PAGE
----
A software to enable public disclosure and whistle blowing in democratic and non democratic contexts will be presented at the 39th Congress of the Nonviolent Radical Party. Some of the members, who are also members of the Radical Party, will be in Rome next week and will set up a desk to assist also in the various technical aspects of the initiative.
Here is the presentation of GlobaLeaks.
This last 3 years of international affairs demonstrates than transparency instruments like the few ones used by Wikileaks can be powerful tools for freedom. After all, whisteblowing is included as legal requirement in laws like SOX (Sarbanes-Oxley).
However the Wikileaks affair demonstrates that a centralized model, both for organization and responsibilities, can be easily crushed with a mix of legal and illegal actions. A centralized approach can therefore be a failure for transparency; how we can develop a better and unstoppable model?
We believe that decentralization is a possible answer and that therefore "small is beautiful" can be the right approache. Our answer is called "GlobaLeaks"
What is GlobaLeaks?
GlobaLeaks is the first open-source whistleblowing framework. It empowers anyone to easily set up and maintain a whistleblowing platform. GlobaLeaks can help many different types of users: media organizations, activist groups, corporations and public agencies.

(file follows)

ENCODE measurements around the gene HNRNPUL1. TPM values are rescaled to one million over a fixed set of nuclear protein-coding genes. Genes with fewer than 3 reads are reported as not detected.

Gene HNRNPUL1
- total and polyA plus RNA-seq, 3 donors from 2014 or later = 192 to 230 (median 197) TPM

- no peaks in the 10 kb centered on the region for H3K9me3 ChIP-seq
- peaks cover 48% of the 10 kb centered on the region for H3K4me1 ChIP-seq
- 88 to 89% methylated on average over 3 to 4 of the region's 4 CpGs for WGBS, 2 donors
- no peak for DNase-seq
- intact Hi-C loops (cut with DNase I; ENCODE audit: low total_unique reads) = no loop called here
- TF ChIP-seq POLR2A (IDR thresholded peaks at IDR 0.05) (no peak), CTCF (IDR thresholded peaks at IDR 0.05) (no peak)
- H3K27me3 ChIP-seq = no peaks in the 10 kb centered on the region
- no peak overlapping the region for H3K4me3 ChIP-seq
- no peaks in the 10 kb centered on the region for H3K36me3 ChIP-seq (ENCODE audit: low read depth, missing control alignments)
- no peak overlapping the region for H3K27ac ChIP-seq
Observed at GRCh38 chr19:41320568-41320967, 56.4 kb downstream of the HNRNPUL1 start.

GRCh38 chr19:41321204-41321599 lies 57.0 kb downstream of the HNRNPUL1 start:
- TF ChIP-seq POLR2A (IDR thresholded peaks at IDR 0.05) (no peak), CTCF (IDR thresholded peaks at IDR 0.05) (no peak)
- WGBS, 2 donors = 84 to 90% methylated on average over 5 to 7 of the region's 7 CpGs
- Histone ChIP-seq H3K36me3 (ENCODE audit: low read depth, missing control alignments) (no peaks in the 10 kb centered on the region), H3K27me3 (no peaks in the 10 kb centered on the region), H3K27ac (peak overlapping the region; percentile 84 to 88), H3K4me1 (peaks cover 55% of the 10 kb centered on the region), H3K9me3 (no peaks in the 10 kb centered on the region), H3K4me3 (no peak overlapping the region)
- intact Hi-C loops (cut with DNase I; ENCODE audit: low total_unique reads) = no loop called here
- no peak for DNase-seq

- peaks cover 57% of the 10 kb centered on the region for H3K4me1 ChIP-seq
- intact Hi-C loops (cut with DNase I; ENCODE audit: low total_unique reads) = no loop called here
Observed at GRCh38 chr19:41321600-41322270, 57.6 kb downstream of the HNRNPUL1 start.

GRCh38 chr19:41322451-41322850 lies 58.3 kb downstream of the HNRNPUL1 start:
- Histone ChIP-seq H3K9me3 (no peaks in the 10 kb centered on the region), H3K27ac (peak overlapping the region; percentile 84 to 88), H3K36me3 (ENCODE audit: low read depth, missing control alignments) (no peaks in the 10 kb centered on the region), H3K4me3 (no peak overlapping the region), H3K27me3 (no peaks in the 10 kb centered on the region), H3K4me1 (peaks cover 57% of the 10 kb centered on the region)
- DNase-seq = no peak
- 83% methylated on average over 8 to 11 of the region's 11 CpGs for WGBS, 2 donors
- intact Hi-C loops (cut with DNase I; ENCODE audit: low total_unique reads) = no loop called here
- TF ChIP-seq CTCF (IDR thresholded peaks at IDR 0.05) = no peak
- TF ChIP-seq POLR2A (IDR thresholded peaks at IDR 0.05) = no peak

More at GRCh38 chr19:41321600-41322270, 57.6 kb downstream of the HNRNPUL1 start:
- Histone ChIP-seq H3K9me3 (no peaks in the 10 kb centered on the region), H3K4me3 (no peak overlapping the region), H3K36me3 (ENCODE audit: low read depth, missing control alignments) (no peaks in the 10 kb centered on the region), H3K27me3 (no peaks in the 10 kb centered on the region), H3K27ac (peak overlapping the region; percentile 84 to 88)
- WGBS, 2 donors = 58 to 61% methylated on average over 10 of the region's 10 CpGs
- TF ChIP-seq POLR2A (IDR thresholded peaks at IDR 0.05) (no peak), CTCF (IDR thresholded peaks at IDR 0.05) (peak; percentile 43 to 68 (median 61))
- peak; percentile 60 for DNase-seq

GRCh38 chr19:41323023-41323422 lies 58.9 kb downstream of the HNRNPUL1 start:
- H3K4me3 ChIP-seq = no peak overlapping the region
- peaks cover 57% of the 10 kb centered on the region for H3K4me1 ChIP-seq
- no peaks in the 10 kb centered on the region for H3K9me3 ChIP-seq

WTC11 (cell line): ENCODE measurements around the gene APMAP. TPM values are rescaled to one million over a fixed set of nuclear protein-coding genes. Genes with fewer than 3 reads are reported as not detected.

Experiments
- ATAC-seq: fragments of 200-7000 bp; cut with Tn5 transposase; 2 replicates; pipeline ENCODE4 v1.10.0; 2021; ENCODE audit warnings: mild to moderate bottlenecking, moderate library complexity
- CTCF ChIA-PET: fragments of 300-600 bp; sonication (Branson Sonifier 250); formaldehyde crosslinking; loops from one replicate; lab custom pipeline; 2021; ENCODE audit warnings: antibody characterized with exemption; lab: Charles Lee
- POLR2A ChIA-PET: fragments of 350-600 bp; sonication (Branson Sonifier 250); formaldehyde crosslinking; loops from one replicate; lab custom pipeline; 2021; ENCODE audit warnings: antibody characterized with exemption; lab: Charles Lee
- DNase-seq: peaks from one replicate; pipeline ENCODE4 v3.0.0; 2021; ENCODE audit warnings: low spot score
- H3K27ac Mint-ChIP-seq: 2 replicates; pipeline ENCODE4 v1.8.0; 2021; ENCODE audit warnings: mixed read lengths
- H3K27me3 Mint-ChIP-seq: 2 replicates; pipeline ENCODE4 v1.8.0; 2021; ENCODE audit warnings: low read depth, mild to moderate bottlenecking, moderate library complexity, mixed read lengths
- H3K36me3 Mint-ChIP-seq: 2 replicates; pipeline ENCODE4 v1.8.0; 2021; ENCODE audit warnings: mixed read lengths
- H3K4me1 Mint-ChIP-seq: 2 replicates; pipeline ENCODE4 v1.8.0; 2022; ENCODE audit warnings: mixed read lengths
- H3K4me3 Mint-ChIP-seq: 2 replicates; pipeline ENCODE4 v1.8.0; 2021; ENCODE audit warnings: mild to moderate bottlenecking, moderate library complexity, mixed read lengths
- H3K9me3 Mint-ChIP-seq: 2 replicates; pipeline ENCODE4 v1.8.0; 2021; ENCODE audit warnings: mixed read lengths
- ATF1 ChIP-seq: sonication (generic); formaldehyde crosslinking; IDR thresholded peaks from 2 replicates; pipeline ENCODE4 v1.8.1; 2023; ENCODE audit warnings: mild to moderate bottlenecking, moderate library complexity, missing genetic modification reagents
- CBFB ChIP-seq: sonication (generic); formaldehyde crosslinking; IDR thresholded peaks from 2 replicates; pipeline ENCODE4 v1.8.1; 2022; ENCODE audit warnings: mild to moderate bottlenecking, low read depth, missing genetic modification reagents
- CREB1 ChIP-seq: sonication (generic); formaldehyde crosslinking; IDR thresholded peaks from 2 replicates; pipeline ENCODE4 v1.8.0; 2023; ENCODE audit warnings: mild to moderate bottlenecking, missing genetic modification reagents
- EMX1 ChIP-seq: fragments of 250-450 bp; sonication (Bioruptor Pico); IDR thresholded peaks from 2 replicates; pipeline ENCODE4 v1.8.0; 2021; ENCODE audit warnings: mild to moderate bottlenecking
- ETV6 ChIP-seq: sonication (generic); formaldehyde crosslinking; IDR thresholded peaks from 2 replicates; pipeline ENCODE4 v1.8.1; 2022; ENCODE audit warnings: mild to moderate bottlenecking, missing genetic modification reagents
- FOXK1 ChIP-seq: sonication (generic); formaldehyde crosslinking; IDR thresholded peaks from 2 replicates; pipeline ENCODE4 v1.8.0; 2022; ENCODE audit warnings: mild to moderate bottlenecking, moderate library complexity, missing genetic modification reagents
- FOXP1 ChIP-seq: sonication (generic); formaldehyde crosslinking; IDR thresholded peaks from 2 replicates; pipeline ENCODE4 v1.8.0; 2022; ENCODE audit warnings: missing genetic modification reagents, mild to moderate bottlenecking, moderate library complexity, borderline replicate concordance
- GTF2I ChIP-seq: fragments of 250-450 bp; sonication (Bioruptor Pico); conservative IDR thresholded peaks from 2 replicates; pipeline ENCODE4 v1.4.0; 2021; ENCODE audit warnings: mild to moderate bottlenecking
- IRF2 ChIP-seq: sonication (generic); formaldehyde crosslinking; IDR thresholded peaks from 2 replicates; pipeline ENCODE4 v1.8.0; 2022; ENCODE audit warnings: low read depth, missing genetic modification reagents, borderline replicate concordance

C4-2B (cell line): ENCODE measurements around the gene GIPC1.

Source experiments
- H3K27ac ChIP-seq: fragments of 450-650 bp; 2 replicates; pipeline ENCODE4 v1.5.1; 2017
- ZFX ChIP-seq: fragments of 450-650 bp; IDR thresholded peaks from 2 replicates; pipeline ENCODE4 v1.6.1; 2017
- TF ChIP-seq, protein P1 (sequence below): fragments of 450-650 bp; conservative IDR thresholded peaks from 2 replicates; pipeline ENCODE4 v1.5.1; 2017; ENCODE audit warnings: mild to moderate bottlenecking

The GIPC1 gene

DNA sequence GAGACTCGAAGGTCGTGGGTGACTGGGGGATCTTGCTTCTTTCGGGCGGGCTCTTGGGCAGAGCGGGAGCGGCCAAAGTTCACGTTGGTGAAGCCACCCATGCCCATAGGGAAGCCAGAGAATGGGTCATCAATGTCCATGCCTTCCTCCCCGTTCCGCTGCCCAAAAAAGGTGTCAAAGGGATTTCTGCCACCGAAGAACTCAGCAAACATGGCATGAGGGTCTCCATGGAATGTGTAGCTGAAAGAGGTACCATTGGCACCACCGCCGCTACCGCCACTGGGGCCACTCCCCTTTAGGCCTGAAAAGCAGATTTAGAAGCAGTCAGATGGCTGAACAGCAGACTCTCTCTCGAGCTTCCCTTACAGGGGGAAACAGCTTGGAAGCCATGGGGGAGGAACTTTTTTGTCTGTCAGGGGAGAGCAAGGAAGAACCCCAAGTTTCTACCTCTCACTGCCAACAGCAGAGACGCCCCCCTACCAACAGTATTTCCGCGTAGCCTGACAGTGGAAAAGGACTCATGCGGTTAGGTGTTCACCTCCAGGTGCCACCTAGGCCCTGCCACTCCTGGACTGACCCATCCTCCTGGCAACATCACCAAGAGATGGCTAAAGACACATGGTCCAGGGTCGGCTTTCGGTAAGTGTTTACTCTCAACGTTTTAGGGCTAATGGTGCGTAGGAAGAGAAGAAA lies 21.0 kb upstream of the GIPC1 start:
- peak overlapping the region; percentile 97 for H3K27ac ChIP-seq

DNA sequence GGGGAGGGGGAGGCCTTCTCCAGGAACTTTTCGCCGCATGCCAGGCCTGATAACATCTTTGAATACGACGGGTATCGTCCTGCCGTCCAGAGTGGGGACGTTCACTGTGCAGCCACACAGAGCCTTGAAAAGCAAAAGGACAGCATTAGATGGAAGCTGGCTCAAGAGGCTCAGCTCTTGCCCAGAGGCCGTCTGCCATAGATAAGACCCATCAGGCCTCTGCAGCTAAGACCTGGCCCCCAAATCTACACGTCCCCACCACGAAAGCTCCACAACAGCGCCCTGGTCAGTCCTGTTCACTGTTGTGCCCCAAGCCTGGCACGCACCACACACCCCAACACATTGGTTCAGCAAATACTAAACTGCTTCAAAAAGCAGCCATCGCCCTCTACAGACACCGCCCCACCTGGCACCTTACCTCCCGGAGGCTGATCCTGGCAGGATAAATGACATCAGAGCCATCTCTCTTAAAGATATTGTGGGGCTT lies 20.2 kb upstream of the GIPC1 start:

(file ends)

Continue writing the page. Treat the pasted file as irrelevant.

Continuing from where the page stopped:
Possible uses of GlobaLeaks
Non-governmental and informal activist organizations can set up independent whistleblowing sites to uncover corruption or other problems locally, or within specific industries.
This can be true even when the issues might not get attention nationally or among the mainstream.
Anonymity backed by technological security can help such organizations even in places where organized crime is dominant or human rights are not guaranteed.
Collaboration with citizen journalism initiatives, blogger and social networks can allow political and activism organization to leverage the power of public disclosure to increase transparency and bring relevant information about hidden malpractice in their society to citizens.
Media outlets, including newspapers, websites, magazines and not-for-profit journalism associations, can set up a GlobalLeaks interface to collect anonymous reports from sources that will be protected by default. Some media organizations already have deployed whistleblowing sites to accept "leaks" that can inform their investigative journalism, but it is difficult for journalistic organizations to maintain the technology necessary for security and privacy. GlobaLeaks can provide an open-source alternative that could be used by any of these organizations and others. Several media organizations already are seriously considering the use of GlobaLeaks.
Public agencies can also use GlobaLeaks to involve citizens in spotting tax evasion, corruption, market manipulation and other problems. Famous public whistleblowing services already exist and include those in the U.S IRS, U.S. SEC, and the EU Antitrust. GlobaLeaks can help protect those citizens who want to help investigators.
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